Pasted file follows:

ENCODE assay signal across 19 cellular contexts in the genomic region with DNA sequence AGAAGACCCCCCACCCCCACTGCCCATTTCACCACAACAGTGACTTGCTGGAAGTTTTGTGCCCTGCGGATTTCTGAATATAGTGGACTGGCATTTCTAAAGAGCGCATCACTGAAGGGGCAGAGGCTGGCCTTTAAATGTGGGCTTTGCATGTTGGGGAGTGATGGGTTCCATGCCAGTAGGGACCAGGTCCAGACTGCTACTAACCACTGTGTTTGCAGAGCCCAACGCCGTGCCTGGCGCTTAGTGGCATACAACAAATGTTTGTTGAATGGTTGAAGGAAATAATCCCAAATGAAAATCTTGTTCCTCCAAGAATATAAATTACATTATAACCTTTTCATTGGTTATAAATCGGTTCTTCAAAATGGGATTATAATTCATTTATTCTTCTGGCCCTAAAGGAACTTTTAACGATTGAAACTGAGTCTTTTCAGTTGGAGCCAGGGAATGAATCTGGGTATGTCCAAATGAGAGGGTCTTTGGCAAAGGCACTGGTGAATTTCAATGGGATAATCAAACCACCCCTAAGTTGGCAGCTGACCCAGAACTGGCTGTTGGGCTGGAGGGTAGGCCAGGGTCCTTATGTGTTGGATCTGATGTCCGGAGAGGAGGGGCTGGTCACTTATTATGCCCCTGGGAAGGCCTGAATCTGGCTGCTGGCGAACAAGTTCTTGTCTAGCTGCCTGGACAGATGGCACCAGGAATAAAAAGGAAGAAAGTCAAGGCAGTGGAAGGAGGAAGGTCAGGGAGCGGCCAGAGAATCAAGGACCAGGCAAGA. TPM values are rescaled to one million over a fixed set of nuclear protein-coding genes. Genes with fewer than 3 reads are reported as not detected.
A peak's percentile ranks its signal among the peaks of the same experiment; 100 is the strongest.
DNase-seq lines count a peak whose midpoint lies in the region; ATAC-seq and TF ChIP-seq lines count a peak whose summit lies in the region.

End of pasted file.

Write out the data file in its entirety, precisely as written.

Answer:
ENCODE assay signal across 19 cellular contexts in the genomic region with DNA sequence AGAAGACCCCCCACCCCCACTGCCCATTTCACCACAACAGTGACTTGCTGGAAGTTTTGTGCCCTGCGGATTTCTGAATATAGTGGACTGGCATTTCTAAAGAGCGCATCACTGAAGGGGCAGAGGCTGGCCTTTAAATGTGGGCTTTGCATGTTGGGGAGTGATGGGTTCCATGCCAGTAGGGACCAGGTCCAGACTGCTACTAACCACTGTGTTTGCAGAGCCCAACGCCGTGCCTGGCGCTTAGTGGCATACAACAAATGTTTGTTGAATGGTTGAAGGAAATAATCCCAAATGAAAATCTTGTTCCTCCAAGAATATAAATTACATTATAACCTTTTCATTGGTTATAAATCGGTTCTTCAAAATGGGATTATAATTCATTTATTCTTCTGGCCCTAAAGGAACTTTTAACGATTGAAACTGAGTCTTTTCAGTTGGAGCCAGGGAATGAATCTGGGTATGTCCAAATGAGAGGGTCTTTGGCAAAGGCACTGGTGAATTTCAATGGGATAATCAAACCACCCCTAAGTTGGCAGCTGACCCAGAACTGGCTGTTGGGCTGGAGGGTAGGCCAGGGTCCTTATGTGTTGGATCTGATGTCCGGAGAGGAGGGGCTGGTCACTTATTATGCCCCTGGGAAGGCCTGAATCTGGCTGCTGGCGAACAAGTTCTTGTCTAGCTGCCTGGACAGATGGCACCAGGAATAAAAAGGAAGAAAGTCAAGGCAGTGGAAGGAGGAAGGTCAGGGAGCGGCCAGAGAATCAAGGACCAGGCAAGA. TPM values are rescaled to one million over a fixed set of nuclear protein-coding genes. Genes with fewer than 3 reads are reported as not detected.
A peak's percentile ranks its signal among the peaks of the same experiment; 100 is the strongest.
DNase-seq lines count a peak whose midpoint lies in the region; ATAC-seq and TF ChIP-seq lines count a peak whose summit lies in the region.